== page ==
PBO Warns Building Resupply Ships Will Cost More in Canada

In his latest report, Parliament’s budgetary watchdog has revealed that Canadians are going to pay about 20-per-cent more in order to build new resupply ships for the navy by building it here, instead of building the same vessels in the United States. The federal government has planned to spend $2.3 billion in lieu of natively constructing two new resupply ships in Vancouver over the coming years, which is part of its multi-billion-dollar shipbuilding plan.

However, the Parliamentary Budget Office mentioned found that not only will it cost more to buy what the navy needs, but the taxpayers will be paying a premium for building the ships in Canada. Previously, the PBO estimated that the plan is anticipated to cost approximately $3.2 billion. Whereas now the report released on Wednesday says the same ships will cost U.S. for 21 per cent less, or about $2.6 billion, in case it is instead built in the U.S.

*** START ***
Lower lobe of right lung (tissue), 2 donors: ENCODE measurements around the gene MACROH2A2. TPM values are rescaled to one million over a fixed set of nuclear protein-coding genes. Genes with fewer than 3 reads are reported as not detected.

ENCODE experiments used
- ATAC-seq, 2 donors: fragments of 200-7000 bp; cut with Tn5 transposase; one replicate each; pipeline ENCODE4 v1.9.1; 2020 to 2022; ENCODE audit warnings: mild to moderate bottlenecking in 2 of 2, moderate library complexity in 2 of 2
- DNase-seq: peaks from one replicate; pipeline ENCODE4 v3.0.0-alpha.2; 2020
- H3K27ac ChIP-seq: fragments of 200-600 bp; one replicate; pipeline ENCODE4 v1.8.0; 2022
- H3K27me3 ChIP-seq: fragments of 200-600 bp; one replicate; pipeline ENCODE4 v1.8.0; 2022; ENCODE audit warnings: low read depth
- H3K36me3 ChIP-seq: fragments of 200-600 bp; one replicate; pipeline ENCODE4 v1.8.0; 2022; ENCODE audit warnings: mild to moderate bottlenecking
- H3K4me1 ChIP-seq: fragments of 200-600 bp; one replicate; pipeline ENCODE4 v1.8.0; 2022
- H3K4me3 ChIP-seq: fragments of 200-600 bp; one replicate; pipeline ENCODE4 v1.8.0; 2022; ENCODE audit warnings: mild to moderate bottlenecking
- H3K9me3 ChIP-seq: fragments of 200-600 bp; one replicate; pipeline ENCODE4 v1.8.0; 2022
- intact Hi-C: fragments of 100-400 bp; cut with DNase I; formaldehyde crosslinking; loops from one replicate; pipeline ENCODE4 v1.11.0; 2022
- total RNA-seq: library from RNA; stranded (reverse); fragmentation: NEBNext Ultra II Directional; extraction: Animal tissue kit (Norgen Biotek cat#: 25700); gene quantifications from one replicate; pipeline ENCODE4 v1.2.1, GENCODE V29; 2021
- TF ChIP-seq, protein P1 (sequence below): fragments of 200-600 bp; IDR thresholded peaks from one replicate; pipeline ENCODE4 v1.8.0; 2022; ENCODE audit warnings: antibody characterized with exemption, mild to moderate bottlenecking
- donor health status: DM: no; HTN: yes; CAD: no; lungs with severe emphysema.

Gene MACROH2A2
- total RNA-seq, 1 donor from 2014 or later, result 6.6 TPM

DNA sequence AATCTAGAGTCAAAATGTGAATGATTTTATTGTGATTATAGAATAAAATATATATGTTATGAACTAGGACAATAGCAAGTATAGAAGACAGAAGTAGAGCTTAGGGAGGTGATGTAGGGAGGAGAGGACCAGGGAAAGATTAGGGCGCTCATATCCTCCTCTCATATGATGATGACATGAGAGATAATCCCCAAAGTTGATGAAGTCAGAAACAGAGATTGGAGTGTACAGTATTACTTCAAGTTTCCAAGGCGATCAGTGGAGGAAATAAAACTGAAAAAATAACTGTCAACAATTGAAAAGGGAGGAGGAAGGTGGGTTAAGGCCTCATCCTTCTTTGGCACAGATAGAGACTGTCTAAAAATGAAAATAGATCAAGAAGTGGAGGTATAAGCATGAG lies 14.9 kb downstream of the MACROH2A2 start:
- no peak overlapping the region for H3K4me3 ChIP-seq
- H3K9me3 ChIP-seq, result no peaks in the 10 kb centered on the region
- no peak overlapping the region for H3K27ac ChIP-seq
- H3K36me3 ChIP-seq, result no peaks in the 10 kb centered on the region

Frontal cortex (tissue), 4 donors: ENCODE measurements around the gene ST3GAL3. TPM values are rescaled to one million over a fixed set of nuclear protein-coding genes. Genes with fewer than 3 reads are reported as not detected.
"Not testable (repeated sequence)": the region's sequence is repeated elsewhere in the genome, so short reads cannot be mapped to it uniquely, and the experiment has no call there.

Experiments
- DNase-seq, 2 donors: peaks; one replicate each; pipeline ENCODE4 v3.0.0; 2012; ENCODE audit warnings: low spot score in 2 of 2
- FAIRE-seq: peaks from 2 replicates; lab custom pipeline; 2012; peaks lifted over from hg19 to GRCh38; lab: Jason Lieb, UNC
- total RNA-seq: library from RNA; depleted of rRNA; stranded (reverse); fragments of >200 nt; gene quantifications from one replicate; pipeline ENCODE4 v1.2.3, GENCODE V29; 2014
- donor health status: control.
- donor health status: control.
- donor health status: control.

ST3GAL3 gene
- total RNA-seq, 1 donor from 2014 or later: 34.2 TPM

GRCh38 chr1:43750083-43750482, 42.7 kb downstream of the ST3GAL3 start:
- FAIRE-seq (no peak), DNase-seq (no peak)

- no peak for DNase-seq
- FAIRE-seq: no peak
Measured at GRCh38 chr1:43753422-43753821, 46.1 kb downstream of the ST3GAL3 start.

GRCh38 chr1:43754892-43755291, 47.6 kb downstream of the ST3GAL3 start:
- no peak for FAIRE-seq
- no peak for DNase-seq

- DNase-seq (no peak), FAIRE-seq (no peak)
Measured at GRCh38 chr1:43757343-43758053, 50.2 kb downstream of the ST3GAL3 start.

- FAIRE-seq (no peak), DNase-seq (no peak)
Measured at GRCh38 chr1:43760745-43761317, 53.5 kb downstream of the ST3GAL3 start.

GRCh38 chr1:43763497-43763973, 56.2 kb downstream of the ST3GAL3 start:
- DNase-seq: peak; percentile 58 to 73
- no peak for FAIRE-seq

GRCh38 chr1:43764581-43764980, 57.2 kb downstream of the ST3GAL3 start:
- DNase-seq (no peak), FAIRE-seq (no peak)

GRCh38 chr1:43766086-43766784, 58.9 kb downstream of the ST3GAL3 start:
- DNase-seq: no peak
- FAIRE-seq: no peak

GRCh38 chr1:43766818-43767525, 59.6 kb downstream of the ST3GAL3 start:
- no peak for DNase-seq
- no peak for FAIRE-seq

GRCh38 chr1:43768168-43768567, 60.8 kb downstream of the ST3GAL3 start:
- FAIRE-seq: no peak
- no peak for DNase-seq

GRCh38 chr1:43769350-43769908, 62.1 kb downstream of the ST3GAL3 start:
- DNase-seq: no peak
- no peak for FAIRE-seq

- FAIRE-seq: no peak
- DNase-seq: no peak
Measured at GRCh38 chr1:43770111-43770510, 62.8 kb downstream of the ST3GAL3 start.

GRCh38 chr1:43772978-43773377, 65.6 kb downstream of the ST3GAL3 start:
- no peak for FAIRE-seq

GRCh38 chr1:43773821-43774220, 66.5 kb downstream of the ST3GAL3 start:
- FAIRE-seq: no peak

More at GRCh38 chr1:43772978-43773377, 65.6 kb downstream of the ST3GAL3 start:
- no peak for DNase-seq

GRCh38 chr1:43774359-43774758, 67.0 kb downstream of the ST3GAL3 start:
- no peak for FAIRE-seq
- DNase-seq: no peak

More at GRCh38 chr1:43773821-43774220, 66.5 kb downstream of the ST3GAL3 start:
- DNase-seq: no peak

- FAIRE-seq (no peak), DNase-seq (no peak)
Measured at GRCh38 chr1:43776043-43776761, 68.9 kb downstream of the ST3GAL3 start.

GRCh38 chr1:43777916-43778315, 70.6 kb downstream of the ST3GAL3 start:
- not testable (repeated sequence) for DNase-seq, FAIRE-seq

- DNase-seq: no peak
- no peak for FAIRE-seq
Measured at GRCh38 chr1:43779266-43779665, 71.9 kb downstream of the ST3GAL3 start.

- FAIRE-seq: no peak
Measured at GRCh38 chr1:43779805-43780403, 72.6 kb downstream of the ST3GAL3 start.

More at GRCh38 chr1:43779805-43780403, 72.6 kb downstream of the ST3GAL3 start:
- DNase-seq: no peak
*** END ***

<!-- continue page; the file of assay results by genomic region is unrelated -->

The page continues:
PBO claims that the primary reason for this difference in cost is that the shipyard in Vancouver lacks experience in building large military vessels, which will increase man-hours needed for the project. Whereas, on the other hand, the U.S. has more “ideal” conditions due to it having ample experience in shipbuilding industry, which means greater productivity and hence fewer hours required. The PBO also pointed out that material will cost less in the U.S. The government and military previously rejected the PBO’s estimate that the new resupply ships will cost nearly $1 billion more than budgeted.

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